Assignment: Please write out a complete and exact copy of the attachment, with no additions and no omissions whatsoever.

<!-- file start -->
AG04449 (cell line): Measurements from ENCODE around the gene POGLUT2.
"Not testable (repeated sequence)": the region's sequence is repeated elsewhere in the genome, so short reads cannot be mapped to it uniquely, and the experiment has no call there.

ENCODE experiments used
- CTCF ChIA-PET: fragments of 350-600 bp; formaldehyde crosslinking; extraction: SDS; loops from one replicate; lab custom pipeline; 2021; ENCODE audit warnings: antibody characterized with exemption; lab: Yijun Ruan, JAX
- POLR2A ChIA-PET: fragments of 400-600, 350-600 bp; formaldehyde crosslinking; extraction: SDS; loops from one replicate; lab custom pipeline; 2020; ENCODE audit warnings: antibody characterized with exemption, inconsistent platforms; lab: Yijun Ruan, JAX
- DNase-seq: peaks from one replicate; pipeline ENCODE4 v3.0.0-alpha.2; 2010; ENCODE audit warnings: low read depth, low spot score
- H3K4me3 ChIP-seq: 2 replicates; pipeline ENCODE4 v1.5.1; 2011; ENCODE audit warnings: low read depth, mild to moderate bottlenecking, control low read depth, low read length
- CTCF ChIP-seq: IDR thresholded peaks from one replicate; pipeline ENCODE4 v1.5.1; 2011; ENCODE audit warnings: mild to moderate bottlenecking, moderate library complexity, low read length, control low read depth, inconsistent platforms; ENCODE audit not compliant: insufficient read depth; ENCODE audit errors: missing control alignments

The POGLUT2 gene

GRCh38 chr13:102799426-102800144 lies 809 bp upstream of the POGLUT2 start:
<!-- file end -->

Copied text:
AG04449 (cell line): Measurements from ENCODE around the gene POGLUT2.
"Not testable (repeated sequence)": the region's sequence is repeated elsewhere in the genome, so short reads cannot be mapped to it uniquely, and the experiment has no call there.

ENCODE experiments used
- CTCF ChIA-PET: fragments of 350-600 bp; formaldehyde crosslinking; extraction: SDS; loops from one replicate; lab custom pipeline; 2021; ENCODE audit warnings: antibody characterized with exemption; lab: Yijun Ruan, JAX
- POLR2A ChIA-PET: fragments of 400-600, 350-600 bp; formaldehyde crosslinking; extraction: SDS; loops from one replicate; lab custom pipeline; 2020; ENCODE audit warnings: antibody characterized with exemption, inconsistent platforms; lab: Yijun Ruan, JAX
- DNase-seq: peaks from one replicate; pipeline ENCODE4 v3.0.0-alpha.2; 2010; ENCODE audit warnings: low read depth, low spot score
- H3K4me3 ChIP-seq: 2 replicates; pipeline ENCODE4 v1.5.1; 2011; ENCODE audit warnings: low read depth, mild to moderate bottlenecking, control low read depth, low read length
- CTCF ChIP-seq: IDR thresholded peaks from one replicate; pipeline ENCODE4 v1.5.1; 2011; ENCODE audit warnings: mild to moderate bottlenecking, moderate library complexity, low read length, control low read depth, inconsistent platforms; ENCODE audit not compliant: insufficient read depth; ENCODE audit errors: missing control alignments

The POGLUT2 gene

GRCh38 chr13:102799426-102800144 lies 809 bp upstream of the POGLUT2 start: